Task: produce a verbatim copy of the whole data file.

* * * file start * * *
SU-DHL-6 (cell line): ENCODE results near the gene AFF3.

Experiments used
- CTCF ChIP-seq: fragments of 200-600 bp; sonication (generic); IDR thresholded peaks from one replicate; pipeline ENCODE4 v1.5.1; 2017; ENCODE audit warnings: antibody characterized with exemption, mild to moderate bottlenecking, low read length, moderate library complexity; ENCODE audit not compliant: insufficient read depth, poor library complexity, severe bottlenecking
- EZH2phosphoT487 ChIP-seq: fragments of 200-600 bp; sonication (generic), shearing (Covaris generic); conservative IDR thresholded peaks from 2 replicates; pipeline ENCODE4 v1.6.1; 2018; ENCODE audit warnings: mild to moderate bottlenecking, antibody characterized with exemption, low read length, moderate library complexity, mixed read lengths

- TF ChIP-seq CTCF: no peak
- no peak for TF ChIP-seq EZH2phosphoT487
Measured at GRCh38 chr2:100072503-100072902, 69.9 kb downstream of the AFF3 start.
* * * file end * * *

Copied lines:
SU-DHL-6 (cell line): ENCODE results near the gene AFF3.

Experiments used
- CTCF ChIP-seq: fragments of 200-600 bp; sonication (generic); IDR thresholded peaks from one replicate; pipeline ENCODE4 v1.5.1; 2017; ENCODE audit warnings: antibody characterized with exemption, mild to moderate bottlenecking, low read length, moderate library complexity; ENCODE audit not compliant: insufficient read depth, poor library complexity, severe bottlenecking
- EZH2phosphoT487 ChIP-seq: fragments of 200-600 bp; sonication (generic), shearing (Covaris generic); conservative IDR thresholded peaks from 2 replicates; pipeline ENCODE4 v1.6.1; 2018; ENCODE audit warnings: mild to moderate bottlenecking, antibody characterized with exemption, low read length, moderate library complexity, mixed read lengths

- TF ChIP-seq CTCF: no peak
- no peak for TF ChIP-seq EZH2phosphoT487
Measured at GRCh38 chr2:100072503-100072902, 69.9 kb downstream of the AFF3 start.